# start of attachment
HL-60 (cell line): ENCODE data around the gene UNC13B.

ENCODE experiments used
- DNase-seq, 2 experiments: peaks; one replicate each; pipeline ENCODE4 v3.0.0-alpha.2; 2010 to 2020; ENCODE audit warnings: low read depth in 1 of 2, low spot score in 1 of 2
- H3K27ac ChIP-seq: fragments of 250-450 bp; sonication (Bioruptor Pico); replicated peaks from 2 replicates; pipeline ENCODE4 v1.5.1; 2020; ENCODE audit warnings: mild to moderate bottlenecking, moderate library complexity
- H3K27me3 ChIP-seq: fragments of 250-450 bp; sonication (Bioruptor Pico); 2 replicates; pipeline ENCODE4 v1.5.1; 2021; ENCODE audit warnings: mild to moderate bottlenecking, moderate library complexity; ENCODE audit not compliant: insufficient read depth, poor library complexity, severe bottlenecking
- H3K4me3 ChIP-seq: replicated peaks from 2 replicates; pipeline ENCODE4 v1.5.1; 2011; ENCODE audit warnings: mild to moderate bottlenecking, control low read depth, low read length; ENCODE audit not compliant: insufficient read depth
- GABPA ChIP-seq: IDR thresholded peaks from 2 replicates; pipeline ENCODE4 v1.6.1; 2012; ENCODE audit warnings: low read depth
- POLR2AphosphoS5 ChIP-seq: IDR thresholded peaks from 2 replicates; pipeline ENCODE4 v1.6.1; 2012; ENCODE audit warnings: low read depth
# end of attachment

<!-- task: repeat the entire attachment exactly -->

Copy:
HL-60 (cell line): ENCODE data around the gene UNC13B.

ENCODE experiments used
- DNase-seq, 2 experiments: peaks; one replicate each; pipeline ENCODE4 v3.0.0-alpha.2; 2010 to 2020; ENCODE audit warnings: low read depth in 1 of 2, low spot score in 1 of 2
- H3K27ac ChIP-seq: fragments of 250-450 bp; sonication (Bioruptor Pico); replicated peaks from 2 replicates; pipeline ENCODE4 v1.5.1; 2020; ENCODE audit warnings: mild to moderate bottlenecking, moderate library complexity
- H3K27me3 ChIP-seq: fragments of 250-450 bp; sonication (Bioruptor Pico); 2 replicates; pipeline ENCODE4 v1.5.1; 2021; ENCODE audit warnings: mild to moderate bottlenecking, moderate library complexity; ENCODE audit not compliant: insufficient read depth, poor library complexity, severe bottlenecking
- H3K4me3 ChIP-seq: replicated peaks from 2 replicates; pipeline ENCODE4 v1.5.1; 2011; ENCODE audit warnings: mild to moderate bottlenecking, control low read depth, low read length; ENCODE audit not compliant: insufficient read depth
- GABPA ChIP-seq: IDR thresholded peaks from 2 replicates; pipeline ENCODE4 v1.6.1; 2012; ENCODE audit warnings: low read depth
- POLR2AphosphoS5 ChIP-seq: IDR thresholded peaks from 2 replicates; pipeline ENCODE4 v1.6.1; 2012; ENCODE audit warnings: low read depth